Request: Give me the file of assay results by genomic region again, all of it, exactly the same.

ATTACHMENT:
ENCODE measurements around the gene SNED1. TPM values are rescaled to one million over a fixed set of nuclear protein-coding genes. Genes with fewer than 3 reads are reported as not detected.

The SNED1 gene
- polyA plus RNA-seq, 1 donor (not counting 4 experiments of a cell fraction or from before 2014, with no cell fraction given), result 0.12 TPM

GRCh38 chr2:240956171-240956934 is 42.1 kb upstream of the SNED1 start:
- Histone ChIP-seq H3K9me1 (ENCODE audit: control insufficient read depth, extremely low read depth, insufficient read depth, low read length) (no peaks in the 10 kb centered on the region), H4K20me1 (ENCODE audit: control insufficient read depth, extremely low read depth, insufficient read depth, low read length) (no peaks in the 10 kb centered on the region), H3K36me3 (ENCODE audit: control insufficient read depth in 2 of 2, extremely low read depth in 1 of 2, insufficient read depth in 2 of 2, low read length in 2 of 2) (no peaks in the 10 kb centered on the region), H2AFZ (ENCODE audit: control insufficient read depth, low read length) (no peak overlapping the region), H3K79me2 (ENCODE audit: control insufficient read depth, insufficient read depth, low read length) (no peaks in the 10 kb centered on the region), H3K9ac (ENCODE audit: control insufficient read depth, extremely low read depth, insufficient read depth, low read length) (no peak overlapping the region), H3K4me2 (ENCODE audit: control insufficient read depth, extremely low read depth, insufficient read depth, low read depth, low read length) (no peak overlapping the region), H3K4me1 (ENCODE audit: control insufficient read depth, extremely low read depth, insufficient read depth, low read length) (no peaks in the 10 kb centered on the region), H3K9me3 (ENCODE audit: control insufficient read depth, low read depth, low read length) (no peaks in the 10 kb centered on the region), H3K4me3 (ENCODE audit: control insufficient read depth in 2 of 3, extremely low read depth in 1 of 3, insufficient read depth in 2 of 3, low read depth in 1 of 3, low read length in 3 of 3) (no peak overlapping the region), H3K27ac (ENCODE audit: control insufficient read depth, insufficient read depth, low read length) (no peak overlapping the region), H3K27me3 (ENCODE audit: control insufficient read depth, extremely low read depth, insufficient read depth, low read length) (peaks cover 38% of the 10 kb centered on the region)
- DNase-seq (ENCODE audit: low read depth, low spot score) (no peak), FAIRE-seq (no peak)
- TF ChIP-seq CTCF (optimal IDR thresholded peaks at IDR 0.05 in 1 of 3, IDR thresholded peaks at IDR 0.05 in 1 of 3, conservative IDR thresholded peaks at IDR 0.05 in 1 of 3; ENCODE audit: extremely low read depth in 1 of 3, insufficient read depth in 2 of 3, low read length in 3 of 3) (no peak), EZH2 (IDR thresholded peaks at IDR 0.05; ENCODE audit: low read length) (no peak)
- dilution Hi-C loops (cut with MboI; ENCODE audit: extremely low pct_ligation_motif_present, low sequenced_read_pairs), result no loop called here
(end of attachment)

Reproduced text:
ENCODE measurements around the gene SNED1. TPM values are rescaled to one million over a fixed set of nuclear protein-coding genes. Genes with fewer than 3 reads are reported as not detected.

The SNED1 gene
- polyA plus RNA-seq, 1 donor (not counting 4 experiments of a cell fraction or from before 2014, with no cell fraction given), result 0.12 TPM

GRCh38 chr2:240956171-240956934 is 42.1 kb upstream of the SNED1 start:
- Histone ChIP-seq H3K9me1 (ENCODE audit: control insufficient read depth, extremely low read depth, insufficient read depth, low read length) (no peaks in the 10 kb centered on the region), H4K20me1 (ENCODE audit: control insufficient read depth, extremely low read depth, insufficient read depth, low read length) (no peaks in the 10 kb centered on the region), H3K36me3 (ENCODE audit: control insufficient read depth in 2 of 2, extremely low read depth in 1 of 2, insufficient read depth in 2 of 2, low read length in 2 of 2) (no peaks in the 10 kb centered on the region), H2AFZ (ENCODE audit: control insufficient read depth, low read length) (no peak overlapping the region), H3K79me2 (ENCODE audit: control insufficient read depth, insufficient read depth, low read length) (no peaks in the 10 kb centered on the region), H3K9ac (ENCODE audit: control insufficient read depth, extremely low read depth, insufficient read depth, low read length) (no peak overlapping the region), H3K4me2 (ENCODE audit: control insufficient read depth, extremely low read depth, insufficient read depth, low read depth, low read length) (no peak overlapping the region), H3K4me1 (ENCODE audit: control insufficient read depth, extremely low read depth, insufficient read depth, low read length) (no peaks in the 10 kb centered on the region), H3K9me3 (ENCODE audit: control insufficient read depth, low read depth, low read length) (no peaks in the 10 kb centered on the region), H3K4me3 (ENCODE audit: control insufficient read depth in 2 of 3, extremely low read depth in 1 of 3, insufficient read depth in 2 of 3, low read depth in 1 of 3, low read length in 3 of 3) (no peak overlapping the region), H3K27ac (ENCODE audit: control insufficient read depth, insufficient read depth, low read length) (no peak overlapping the region), H3K27me3 (ENCODE audit: control insufficient read depth, extremely low read depth, insufficient read depth, low read length) (peaks cover 38% of the 10 kb centered on the region)
- DNase-seq (ENCODE audit: low read depth, low spot score) (no peak), FAIRE-seq (no peak)
- TF ChIP-seq CTCF (optimal IDR thresholded peaks at IDR 0.05 in 1 of 3, IDR thresholded peaks at IDR 0.05 in 1 of 3, conservative IDR thresholded peaks at IDR 0.05 in 1 of 3; ENCODE audit: extremely low read depth in 1 of 3, insufficient read depth in 2 of 3, low read length in 3 of 3) (no peak), EZH2 (IDR thresholded peaks at IDR 0.05; ENCODE audit: low read length) (no peak)
- dilution Hi-C loops (cut with MboI; ENCODE audit: extremely low pct_ligation_motif_present, low sequenced_read_pairs), result no loop called here